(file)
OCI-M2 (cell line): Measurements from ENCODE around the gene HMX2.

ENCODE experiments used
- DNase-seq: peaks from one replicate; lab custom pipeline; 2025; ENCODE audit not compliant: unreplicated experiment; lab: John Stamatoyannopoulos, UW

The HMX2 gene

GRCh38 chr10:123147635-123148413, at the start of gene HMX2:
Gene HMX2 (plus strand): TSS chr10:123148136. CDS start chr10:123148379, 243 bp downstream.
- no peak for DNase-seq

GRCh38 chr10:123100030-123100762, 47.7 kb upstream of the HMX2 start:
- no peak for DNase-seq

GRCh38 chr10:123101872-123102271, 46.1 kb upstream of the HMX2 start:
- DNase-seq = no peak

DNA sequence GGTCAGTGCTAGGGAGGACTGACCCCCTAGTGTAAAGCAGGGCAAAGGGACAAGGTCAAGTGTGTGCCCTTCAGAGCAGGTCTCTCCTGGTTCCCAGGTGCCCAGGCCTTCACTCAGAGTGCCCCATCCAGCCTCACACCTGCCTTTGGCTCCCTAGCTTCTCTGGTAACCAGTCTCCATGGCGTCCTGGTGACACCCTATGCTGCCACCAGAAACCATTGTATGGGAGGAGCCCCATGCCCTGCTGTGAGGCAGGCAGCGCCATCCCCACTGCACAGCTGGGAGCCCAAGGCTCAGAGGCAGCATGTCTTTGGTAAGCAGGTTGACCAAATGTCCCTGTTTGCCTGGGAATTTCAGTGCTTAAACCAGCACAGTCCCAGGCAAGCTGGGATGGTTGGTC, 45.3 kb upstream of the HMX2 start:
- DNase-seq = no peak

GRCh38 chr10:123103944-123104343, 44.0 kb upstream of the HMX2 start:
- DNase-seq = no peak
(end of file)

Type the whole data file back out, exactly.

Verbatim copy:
OCI-M2 (cell line): Measurements from ENCODE around the gene HMX2.

ENCODE experiments used
- DNase-seq: peaks from one replicate; lab custom pipeline; 2025; ENCODE audit not compliant: unreplicated experiment; lab: John Stamatoyannopoulos, UW

The HMX2 gene

GRCh38 chr10:123147635-123148413, at the start of gene HMX2:
Gene HMX2 (plus strand): TSS chr10:123148136. CDS start chr10:123148379, 243 bp downstream.
- no peak for DNase-seq

GRCh38 chr10:123100030-123100762, 47.7 kb upstream of the HMX2 start:
- no peak for DNase-seq

GRCh38 chr10:123101872-123102271, 46.1 kb upstream of the HMX2 start:
- DNase-seq = no peak

DNA sequence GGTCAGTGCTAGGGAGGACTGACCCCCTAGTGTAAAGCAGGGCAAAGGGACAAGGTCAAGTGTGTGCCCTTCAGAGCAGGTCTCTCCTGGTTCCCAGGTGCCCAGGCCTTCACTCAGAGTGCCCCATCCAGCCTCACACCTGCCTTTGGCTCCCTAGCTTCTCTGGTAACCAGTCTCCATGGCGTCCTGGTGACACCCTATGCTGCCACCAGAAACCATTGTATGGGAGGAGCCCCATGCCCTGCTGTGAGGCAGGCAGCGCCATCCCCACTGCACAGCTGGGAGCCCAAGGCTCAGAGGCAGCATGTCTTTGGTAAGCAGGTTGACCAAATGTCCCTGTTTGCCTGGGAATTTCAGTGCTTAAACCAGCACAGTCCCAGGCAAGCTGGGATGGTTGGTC, 45.3 kb upstream of the HMX2 start:
- DNase-seq = no peak

GRCh38 chr10:123103944-123104343, 44.0 kb upstream of the HMX2 start:
- DNase-seq = no peak